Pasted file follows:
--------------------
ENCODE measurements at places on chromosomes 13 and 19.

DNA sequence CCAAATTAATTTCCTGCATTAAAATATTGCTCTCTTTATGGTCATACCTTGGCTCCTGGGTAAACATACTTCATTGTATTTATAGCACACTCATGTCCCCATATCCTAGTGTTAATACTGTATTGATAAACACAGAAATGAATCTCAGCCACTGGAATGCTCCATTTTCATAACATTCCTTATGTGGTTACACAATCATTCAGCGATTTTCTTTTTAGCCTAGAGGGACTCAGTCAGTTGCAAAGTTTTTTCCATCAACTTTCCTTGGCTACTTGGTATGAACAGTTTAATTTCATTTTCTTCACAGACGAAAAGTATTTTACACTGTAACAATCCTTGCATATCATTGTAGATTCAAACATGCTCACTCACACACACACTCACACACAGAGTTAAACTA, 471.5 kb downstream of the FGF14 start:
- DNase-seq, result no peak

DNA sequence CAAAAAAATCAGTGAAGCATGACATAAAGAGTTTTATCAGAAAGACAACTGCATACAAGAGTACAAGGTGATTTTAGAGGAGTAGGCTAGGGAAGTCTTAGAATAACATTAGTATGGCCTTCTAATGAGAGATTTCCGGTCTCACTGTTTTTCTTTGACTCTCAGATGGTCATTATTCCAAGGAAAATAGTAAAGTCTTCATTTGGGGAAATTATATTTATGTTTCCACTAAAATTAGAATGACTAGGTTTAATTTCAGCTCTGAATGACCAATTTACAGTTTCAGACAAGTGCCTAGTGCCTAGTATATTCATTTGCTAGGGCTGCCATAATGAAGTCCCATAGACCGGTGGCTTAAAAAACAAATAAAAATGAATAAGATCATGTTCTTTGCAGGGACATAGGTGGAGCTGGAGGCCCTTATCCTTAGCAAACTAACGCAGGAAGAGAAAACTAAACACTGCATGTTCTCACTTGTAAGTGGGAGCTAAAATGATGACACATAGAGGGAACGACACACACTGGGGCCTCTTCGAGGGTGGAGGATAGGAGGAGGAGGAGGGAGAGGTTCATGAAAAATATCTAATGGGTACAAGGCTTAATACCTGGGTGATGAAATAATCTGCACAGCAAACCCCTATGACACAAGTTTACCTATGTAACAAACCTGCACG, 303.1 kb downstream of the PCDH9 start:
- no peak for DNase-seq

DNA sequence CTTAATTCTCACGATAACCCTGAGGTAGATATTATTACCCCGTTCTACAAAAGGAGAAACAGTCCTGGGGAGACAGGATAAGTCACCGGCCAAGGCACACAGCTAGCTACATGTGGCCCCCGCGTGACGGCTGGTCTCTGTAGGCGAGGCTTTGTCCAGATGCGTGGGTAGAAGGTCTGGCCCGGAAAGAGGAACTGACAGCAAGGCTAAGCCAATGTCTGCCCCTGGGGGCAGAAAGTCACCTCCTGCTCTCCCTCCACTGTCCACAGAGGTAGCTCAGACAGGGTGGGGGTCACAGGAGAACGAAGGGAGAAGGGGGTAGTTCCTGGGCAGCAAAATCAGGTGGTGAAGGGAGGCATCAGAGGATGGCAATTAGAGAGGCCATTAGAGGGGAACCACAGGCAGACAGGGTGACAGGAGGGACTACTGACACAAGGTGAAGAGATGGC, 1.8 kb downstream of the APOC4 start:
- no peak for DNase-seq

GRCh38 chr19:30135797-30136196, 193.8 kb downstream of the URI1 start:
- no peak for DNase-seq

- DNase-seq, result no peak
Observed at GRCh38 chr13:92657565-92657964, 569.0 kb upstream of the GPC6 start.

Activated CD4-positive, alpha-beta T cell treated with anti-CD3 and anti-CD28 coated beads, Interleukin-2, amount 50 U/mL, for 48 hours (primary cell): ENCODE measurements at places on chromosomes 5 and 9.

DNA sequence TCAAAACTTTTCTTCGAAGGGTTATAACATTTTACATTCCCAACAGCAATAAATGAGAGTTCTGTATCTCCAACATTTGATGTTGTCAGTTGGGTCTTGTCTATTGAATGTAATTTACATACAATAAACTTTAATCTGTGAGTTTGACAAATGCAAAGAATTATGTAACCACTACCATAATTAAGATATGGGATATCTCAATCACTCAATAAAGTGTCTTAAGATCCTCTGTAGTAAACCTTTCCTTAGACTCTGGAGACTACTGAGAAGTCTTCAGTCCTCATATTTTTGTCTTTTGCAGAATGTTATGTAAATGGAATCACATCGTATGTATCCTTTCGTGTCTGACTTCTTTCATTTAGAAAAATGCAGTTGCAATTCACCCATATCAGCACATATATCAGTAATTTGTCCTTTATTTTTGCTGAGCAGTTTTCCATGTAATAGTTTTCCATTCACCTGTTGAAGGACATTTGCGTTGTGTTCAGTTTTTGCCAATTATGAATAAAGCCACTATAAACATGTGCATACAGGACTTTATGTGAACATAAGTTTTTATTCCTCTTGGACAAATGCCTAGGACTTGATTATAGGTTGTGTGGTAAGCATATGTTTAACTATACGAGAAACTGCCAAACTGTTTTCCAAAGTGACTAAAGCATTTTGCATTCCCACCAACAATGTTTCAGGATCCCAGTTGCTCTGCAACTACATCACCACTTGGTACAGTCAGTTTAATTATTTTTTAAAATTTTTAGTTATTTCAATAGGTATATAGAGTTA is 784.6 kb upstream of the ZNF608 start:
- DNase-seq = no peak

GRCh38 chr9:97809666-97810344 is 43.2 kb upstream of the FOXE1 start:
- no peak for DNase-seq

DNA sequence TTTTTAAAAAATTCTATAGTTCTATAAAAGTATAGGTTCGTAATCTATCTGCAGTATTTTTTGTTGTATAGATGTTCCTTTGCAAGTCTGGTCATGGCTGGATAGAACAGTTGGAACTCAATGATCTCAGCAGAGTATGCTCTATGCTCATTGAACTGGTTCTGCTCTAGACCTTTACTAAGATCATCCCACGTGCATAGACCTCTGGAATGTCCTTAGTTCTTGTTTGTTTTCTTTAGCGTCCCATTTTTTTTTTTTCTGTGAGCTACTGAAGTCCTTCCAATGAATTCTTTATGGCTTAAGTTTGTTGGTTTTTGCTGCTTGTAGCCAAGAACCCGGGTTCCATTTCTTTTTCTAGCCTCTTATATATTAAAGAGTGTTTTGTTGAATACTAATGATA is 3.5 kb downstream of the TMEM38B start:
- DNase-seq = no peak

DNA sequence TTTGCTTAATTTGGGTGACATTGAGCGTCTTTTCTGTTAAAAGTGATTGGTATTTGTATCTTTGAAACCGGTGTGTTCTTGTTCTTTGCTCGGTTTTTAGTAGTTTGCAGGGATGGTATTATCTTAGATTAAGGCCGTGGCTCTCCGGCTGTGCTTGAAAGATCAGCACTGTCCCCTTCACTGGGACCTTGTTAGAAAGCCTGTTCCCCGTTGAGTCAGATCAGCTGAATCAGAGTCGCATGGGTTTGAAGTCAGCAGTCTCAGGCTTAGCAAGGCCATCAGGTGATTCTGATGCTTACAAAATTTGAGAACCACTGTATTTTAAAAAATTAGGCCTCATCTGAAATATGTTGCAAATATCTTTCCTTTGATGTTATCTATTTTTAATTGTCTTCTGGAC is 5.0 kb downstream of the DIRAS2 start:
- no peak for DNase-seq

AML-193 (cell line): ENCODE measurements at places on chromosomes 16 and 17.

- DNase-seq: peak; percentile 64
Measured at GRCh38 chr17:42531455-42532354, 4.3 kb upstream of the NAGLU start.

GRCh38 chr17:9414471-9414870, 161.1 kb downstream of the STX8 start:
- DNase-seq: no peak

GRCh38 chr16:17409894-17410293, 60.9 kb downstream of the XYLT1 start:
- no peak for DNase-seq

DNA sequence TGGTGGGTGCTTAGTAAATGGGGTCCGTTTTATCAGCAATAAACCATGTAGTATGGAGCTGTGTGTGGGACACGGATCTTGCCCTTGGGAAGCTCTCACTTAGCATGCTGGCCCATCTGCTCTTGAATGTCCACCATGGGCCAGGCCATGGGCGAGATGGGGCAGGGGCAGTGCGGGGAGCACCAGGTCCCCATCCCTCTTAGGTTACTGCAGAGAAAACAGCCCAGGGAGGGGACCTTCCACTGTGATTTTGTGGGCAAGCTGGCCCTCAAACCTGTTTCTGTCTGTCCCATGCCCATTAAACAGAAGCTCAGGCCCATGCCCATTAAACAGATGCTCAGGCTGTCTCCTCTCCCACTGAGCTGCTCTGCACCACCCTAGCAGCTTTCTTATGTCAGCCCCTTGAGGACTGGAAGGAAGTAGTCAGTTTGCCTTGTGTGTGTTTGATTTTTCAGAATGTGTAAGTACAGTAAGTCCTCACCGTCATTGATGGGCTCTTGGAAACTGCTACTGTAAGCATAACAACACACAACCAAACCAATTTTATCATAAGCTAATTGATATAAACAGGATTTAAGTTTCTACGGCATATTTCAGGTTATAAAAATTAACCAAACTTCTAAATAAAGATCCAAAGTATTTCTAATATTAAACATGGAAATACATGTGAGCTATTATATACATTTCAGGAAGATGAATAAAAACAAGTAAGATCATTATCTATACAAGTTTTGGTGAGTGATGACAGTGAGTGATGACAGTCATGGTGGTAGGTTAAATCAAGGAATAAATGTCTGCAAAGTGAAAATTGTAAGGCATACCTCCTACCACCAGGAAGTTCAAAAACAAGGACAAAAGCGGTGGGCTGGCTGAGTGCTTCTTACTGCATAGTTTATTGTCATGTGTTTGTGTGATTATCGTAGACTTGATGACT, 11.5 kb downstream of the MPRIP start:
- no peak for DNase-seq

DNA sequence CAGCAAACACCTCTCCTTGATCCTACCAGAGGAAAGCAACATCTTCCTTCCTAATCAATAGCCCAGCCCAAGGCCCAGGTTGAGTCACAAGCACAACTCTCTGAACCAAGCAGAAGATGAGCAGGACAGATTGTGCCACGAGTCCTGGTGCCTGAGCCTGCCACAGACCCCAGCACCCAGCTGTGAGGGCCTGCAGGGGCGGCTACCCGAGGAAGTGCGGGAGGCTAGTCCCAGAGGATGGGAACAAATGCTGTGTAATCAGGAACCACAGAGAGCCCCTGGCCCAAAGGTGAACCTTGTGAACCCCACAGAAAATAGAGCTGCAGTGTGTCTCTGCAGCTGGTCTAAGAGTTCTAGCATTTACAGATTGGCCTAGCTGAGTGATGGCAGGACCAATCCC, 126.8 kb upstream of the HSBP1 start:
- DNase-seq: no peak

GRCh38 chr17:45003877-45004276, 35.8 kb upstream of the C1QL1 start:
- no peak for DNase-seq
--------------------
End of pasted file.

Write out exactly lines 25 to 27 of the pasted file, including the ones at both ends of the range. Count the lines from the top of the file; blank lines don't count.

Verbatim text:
- DNase-seq: no peak

GRCh38 chr16:17409894-17410293, 60.9 kb downstream of the XYLT1 start:
- no peak for DNase-seq